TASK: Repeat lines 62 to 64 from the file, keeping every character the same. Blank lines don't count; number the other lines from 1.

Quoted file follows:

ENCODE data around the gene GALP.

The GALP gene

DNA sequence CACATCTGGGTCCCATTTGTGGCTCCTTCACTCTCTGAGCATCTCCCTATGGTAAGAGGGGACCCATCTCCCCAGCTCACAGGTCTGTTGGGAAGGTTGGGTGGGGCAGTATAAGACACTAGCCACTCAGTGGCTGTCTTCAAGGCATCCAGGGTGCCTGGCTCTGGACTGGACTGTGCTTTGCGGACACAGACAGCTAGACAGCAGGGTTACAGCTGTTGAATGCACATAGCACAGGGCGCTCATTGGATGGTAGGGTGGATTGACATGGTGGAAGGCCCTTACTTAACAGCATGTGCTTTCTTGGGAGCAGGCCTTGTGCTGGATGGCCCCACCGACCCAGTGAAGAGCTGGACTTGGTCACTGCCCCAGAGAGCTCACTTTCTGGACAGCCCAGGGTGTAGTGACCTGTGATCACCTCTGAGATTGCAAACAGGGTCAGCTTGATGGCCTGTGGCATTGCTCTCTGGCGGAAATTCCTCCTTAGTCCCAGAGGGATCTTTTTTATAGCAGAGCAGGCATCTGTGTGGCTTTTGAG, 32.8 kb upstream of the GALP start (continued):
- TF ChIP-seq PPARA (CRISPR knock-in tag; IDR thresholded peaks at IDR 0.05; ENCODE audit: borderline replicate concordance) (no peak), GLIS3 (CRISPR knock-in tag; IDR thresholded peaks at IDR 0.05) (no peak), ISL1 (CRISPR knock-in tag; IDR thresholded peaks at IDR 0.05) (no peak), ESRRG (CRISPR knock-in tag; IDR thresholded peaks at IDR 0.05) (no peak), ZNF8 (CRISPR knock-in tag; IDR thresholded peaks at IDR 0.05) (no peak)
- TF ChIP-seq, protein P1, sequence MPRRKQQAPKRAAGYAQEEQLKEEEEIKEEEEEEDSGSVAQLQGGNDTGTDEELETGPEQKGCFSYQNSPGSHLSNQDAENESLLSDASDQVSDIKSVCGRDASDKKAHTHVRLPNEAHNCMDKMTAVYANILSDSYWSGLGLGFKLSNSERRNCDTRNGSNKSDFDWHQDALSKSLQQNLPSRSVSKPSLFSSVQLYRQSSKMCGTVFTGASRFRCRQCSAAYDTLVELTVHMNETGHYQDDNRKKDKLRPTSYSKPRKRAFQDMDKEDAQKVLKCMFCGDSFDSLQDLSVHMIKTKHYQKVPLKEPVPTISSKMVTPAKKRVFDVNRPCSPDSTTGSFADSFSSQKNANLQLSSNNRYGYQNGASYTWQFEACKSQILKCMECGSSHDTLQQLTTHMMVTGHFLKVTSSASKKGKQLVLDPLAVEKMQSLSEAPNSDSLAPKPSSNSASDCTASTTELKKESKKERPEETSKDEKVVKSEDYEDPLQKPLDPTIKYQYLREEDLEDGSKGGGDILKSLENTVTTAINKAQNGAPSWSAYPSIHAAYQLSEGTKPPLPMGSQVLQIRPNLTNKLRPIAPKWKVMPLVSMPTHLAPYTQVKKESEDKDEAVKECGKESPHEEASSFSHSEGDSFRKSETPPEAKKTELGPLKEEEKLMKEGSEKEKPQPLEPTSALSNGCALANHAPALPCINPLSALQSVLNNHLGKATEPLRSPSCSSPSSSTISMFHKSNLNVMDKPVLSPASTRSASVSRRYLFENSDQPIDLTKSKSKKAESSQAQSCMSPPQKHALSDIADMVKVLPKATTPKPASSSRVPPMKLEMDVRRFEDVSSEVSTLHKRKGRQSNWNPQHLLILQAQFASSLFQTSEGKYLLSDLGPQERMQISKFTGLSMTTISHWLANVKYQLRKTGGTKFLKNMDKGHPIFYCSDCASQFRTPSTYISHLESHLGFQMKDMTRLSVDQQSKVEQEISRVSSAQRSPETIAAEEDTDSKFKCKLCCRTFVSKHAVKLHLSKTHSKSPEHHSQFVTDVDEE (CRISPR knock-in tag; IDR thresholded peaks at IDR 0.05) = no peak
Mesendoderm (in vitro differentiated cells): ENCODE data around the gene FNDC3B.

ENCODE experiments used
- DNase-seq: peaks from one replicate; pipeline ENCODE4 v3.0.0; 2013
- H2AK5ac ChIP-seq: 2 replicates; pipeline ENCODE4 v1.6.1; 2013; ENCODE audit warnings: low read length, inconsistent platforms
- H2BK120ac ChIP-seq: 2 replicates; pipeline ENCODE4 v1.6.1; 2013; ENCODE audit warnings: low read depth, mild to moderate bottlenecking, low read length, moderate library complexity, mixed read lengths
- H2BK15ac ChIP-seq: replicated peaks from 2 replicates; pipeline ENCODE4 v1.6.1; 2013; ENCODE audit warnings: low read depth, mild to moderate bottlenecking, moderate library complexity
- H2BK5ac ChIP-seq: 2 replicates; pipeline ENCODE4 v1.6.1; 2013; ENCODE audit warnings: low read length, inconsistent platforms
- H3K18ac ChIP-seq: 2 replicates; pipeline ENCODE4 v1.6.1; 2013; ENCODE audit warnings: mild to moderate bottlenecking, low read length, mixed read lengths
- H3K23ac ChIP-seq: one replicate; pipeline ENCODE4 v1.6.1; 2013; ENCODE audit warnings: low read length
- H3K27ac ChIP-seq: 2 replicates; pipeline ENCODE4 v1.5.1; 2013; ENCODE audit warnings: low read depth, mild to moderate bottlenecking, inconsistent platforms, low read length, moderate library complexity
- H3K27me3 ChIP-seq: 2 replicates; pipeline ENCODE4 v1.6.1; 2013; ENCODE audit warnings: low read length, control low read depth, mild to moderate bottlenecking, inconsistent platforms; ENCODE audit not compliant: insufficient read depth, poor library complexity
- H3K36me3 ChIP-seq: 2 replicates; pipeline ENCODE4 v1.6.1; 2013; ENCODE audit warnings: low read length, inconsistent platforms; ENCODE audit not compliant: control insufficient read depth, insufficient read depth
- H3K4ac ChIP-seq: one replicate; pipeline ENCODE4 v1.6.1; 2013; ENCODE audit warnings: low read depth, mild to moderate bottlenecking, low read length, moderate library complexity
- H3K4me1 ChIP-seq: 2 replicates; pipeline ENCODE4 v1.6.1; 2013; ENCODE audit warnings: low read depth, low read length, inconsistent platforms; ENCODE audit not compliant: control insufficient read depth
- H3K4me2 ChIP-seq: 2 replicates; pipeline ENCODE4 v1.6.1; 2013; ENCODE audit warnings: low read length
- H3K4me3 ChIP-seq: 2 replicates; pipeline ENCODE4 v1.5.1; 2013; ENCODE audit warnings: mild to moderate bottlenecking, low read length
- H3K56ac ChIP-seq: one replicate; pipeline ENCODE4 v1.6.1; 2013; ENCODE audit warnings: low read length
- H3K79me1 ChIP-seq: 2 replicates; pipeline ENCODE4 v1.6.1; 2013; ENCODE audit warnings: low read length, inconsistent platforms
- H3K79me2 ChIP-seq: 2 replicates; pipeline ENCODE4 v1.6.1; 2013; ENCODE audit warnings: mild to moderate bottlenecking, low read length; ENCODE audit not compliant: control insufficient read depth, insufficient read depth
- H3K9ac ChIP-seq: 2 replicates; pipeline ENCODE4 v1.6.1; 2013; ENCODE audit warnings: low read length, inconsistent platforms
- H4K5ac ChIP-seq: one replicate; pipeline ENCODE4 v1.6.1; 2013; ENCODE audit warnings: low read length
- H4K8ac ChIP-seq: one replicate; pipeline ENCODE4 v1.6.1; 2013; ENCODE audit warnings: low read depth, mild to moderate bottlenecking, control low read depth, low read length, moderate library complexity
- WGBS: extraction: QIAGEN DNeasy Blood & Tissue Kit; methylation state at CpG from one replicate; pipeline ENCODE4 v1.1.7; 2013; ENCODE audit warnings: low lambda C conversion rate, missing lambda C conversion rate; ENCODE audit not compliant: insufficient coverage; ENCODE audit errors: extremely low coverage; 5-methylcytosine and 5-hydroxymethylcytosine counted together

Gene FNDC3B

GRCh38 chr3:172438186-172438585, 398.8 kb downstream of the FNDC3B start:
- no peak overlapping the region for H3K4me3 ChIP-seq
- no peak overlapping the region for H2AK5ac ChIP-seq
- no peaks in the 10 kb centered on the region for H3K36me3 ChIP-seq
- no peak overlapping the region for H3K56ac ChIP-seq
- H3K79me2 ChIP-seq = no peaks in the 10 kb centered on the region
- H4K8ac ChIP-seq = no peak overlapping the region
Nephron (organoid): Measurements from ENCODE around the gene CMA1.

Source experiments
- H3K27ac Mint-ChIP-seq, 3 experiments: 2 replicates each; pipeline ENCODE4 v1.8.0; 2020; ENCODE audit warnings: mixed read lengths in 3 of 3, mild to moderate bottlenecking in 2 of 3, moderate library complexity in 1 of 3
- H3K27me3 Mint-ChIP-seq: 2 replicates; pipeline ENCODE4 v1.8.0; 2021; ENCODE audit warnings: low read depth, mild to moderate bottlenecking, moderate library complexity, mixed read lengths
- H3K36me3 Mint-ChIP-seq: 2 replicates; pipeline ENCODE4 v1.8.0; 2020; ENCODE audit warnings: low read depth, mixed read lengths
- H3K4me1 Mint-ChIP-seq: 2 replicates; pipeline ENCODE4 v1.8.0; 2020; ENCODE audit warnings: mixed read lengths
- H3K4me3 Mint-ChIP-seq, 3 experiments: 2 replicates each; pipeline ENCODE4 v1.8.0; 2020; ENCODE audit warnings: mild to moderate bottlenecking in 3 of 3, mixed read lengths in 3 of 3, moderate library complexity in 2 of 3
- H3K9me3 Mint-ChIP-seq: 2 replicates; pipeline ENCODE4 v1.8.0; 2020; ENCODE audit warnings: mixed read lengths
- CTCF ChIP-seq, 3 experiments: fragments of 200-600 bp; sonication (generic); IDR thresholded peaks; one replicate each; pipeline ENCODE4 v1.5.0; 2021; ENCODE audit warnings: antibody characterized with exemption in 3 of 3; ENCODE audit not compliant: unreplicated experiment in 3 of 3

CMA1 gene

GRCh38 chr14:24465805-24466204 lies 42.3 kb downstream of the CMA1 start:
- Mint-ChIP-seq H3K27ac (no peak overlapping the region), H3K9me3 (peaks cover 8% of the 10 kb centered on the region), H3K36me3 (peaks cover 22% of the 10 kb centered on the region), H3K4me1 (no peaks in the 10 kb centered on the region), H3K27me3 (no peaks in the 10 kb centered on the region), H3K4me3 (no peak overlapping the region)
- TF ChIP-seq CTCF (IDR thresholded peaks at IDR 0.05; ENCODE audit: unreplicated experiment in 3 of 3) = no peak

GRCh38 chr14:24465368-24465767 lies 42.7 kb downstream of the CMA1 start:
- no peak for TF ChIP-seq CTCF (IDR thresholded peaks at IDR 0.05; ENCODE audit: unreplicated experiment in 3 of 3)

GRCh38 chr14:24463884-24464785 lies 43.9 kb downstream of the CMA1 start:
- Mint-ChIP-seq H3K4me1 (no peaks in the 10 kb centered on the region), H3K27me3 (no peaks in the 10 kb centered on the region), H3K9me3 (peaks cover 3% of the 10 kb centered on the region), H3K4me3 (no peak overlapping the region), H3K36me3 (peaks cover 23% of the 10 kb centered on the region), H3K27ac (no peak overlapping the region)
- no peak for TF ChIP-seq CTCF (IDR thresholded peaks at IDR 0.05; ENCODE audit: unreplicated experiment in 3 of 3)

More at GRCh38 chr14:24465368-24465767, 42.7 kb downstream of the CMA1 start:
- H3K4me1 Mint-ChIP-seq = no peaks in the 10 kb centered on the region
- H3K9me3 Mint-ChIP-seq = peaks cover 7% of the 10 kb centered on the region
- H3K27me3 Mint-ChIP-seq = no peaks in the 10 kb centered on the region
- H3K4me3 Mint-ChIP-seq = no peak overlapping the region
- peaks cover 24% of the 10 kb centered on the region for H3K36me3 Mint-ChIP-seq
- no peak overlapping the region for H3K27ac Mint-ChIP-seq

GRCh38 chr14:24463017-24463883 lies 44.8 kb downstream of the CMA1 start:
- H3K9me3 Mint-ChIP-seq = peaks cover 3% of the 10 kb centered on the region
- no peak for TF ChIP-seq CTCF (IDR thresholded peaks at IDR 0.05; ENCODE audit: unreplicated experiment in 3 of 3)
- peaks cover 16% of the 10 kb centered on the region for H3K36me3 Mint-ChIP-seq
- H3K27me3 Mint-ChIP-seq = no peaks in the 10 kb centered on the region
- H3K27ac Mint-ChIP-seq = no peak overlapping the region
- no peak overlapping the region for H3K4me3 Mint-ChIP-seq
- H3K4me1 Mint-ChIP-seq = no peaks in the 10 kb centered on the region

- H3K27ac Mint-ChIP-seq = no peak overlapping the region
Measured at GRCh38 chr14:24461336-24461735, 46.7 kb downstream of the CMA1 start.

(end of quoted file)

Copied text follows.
GRCh38 chr14:24463017-24463883 lies 44.8 kb downstream of the CMA1 start:
- H3K9me3 Mint-ChIP-seq = peaks cover 3% of the 10 kb centered on the region
- no peak for TF ChIP-seq CTCF (IDR thresholded peaks at IDR 0.05; ENCODE audit: unreplicated experiment in 3 of 3)